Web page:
Sir Eric Anderson was Head Master of Eton 1980-1994, then Provost, and teacher of three prime ministers. Guy Walters recalls a stern and awe-inspiring figure while Graham Stewart asked colleagues, friends and former pupils, including Tony Blair, for their memories of a hugely influential educator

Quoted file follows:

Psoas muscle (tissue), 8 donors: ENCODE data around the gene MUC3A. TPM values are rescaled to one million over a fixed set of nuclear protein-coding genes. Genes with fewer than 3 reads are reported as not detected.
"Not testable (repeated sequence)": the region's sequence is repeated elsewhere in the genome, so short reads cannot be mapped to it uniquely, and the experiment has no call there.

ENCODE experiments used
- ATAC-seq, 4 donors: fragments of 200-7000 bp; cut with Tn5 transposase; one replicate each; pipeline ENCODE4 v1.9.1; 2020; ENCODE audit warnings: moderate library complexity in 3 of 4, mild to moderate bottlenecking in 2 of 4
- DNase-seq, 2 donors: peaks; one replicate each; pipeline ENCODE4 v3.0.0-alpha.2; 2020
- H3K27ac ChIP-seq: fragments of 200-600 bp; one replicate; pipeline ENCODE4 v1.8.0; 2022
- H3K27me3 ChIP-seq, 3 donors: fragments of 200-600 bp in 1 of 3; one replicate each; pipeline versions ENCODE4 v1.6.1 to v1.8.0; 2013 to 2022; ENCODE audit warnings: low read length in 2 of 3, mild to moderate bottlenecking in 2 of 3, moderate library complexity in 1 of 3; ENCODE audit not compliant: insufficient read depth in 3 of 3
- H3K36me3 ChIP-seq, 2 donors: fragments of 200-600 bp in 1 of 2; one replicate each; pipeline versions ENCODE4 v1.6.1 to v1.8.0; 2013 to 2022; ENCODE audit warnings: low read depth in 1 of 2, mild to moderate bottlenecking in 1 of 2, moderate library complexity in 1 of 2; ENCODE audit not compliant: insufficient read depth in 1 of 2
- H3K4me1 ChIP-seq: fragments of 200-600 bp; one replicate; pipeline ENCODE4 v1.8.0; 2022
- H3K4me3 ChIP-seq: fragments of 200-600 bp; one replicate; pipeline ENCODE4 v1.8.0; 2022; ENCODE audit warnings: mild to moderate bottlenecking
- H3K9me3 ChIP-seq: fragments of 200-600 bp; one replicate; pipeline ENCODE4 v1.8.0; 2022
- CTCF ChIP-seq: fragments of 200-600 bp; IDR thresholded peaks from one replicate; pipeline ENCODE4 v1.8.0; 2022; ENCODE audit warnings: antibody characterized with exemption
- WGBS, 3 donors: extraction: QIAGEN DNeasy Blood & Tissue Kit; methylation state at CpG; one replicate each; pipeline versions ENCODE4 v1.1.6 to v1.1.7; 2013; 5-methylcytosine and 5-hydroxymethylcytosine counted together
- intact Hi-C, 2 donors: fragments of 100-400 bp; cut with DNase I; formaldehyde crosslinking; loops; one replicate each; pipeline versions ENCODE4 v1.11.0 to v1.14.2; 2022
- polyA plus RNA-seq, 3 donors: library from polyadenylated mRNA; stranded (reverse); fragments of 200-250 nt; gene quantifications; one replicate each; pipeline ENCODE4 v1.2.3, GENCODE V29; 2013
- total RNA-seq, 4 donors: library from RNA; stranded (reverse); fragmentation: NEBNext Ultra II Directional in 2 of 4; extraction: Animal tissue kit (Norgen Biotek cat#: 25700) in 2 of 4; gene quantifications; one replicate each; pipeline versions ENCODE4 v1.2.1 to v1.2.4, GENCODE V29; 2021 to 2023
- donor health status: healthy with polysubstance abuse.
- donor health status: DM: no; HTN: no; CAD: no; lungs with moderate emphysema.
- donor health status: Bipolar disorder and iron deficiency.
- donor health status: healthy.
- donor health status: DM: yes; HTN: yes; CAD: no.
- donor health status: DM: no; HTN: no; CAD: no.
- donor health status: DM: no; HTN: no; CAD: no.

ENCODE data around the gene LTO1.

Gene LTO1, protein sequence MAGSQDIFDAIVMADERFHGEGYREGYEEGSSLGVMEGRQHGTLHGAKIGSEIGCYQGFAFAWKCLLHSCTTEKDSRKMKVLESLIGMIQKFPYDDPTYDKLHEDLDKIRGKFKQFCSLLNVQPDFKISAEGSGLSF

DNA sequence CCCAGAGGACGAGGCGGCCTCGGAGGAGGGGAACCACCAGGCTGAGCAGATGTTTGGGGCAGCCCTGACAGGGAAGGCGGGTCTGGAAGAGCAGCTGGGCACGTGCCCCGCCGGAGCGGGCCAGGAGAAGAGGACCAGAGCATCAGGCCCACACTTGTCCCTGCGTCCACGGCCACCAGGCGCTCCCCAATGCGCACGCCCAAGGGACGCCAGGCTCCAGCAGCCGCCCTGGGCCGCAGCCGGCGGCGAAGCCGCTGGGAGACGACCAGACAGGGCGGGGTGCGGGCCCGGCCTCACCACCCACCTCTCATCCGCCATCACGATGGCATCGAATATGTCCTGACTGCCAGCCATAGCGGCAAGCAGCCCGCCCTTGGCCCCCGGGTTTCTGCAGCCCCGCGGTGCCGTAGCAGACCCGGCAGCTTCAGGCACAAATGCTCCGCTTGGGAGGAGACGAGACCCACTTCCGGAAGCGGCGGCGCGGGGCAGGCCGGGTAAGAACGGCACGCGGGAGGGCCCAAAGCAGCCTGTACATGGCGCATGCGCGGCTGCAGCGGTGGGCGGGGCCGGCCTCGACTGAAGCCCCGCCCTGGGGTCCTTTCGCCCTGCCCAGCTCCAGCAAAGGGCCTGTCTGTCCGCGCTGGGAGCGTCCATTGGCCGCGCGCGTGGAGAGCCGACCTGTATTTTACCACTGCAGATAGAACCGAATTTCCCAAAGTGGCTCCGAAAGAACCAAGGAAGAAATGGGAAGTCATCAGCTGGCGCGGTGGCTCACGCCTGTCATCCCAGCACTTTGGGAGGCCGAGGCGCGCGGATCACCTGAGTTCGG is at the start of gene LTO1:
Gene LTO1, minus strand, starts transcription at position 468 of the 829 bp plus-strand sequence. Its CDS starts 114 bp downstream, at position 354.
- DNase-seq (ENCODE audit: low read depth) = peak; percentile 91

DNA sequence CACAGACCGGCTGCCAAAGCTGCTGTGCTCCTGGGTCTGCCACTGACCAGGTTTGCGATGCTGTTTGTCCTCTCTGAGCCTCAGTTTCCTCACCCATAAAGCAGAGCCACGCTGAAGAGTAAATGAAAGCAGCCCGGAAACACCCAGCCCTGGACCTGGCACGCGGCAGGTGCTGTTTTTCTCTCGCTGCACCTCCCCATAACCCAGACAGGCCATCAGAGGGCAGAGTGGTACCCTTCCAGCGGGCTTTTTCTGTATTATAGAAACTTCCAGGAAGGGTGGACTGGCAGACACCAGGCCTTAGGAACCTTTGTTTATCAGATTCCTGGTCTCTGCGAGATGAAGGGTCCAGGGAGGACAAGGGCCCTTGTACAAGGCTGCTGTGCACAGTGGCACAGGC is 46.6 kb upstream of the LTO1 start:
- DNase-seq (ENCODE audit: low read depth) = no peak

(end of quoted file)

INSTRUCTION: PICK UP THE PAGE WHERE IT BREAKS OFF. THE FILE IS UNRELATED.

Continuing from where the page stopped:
Eric’s Scottishness was important. It made him see primarily English institutions, notably Eton, with a slightly exterior eye. He became an Establishment figure, but an appropriately critical one. He was a Presbyterian, after all, not an Anglican. He maintained and embodied the Scottish tradition of high educational standards, though always tempered with humanity. These standards include a reverence for the written word. Walter Scott, whom he so admired, is a figure of Scottish romance, of course, but also of unrelenting diligence — a great Scot, but much bigger than nationalism. I never discussed Scottish politics with Eric, but he seemed to me a living justification for the Union — at ease with England, yet contributing something which England alone cannot provide.
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